How to Scrape Amazon Products Using Node.js and Puppeteer

Web scraping Amazon product data tutorial

Finding product-market fit or getting a stronger market position is nearly impossible without quality data. By scraping Amazon product data, you can:

  • Assess product competition
  • Evaluate competitors’ listings to adjust your marketing strategy
  • Find pricing trends and opportunities
  • Analyze competitors’ reviews to find improvement opportunities
  • Compare product features against competitors to build a winning product offer
  • Collect market data to find trending products

And much more.

Scrape Amazon Data in Seconds

Achieve high scraping speed and scale with ScraperAPI

In other words, collecting Amazon data will give you a competitive advantage and help you create a better eCommerce strategy for market domination.

But how can you collect Amazon data at scale?

In this article, we’ll show you how to scrape Amazon products using Node.js and Puppeteer in two ways:

  1. Scrape Amazon products the traditional way (a more time-consuming option)
  2. Extract Amazon product data using ScraperAPI (a more accessible and scalable approach)

Building an Amazon Scraper in Node.js (Traditional Method)

Before we start our project, it’s important to remember that this approach is great for small Amazon scraping jobs. Still, without using supportive tools to overcome anti-bot systems, you’ll quickly get blocked if you try to collect Amazon data at scale.

Note: to scale our project to a large data set, we’d have to build an infrastructure capable of bypassing Amazon’s anti-bot system, IP blocks, and parsing acquired data. Don’t want the hassle? Skip to this step and start scraping in minutes.

With this out of the way, let’s review the tools you’ll need to build a simple Amazon product scraper.

Step 1. Check the Prerequisites

Before diving deeper into this tutorial, ensure these tools are installed.

Note: Take a look at our Node.js web scraping for beginners tutorial if you’d like a quick overview of the basics.

Step 2. Set up a Project

Let’s start with creating a folder that will hold the code source of the Amazon web scraper.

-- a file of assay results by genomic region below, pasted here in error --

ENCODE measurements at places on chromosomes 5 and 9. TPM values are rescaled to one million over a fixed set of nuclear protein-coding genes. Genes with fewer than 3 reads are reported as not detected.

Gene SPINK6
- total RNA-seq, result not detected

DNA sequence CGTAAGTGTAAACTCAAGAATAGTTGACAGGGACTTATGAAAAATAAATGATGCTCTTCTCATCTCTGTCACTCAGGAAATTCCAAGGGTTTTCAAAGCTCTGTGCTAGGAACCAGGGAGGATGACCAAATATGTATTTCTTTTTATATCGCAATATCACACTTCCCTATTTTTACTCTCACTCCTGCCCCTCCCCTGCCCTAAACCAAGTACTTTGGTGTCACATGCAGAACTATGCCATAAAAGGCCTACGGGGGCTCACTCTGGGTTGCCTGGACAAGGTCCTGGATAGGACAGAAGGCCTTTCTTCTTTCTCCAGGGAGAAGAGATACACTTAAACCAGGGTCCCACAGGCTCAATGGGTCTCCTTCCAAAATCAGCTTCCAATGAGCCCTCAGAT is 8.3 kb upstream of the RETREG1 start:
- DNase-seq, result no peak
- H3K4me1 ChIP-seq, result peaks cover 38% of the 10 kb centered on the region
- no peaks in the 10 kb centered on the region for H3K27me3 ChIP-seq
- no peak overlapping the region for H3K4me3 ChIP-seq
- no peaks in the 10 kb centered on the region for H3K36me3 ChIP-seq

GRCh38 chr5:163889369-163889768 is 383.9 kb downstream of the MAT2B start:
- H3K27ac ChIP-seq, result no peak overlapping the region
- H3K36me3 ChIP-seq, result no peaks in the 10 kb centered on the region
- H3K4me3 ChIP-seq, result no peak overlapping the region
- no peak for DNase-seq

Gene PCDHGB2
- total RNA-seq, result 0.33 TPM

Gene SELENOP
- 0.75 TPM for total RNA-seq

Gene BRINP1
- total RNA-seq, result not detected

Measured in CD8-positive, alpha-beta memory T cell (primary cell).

mkdir node-amazon-scraper

Once done, initialize a Node.js project by running the command below:

	cd node-amazon-scraper

	npm init -y

The last command will create a package.json file in the folder. Next, create a file index.js and add a simple JavaScript instruction inside.

	touch index.js

	echo "console.log('Hello world!');" > index.js

Execute the file index.js using the Node.js runtime.

	node index.js

This command will print Hello World! in the terminal.

Step 3. Install Puppeteer for Web Scraping

Puppeteer provides several functions for web scraping. Installing it automatically downloads a recent version of the Chrome browser that can take around 200MB of disk space.

Run the following command to install it:

	npm install puppeteer

We’ll take a screenshot of a web page to see Puppeteer in action.

Let’s update the file index.js with the following code:

	const puppeteer = require('puppeteer');

	const PAGE_URL = "";
	const SAVE_PICTURE_PATH = "./amazon-homepage.png";
	const main = async () => {
		const browser = await puppeteer.launch({ headless: true });
		const page = await browser.newPage();
		await page.goto(PAGE_URL);
		await page.screenshot({ path: SAVE_PICTURE_PATH, type: 'png' });
		await browser.close();

On the code above, we’re telling Puppeteer to:

  • Create an instance of the browser
  • Open a new page
  • Navigate to the Amazon home page
  • Take a screenshot of the page
  • Store it on the disk

Once done, it closes the browser instance.

If you browse the project directory, you will see the file amazon-homepage.png.

Step 4. Identify the Information to Retrieve on the Amazon Product Page

We will use the Amazon listing results for the “MacBook Pro” search term and retrieve the product title and price.

Navigate to Amazon and search for the term. Then, inspect the page to see the DOM structure. Next, find the selector related to this information.

The picture below shows the location of the product title and price in the DOM.

DOM selectors from Amazon product listings

From there, we can match each piece of information with the corresponding DOM selector. Here’s a table with the selectors we’ll be using:

Information DOM selector Description
Product container s-widget-container A product item in the results list
Product’s title s-title-instructions-style Title of the product/td>
Product’s price a-price Product’s price

The product’s title and price selector are far from the DOM element because you must find unique selectors to avoid duplicates. You can use DOM traversal to find the child element containing the element (you’ll see it later while implementing the code).

Step 5. Scrape the Amazon Product Page

Now, let’s download the HTML content of the results page using the following code – update your index.js file with it:

	const puppeteer = require('puppeteer');

	const PAGE_URL = '';
	const main = async () => {
		const browser = await puppeteer.launch({ headless: 'new' });
		const page = await browser.newPage();
		await page.goto(PAGE_URL);
		const html = await page.content();
		await browser.close();

Run the code with the command node index.js, and the HTML content of the page will be printed in the terminal.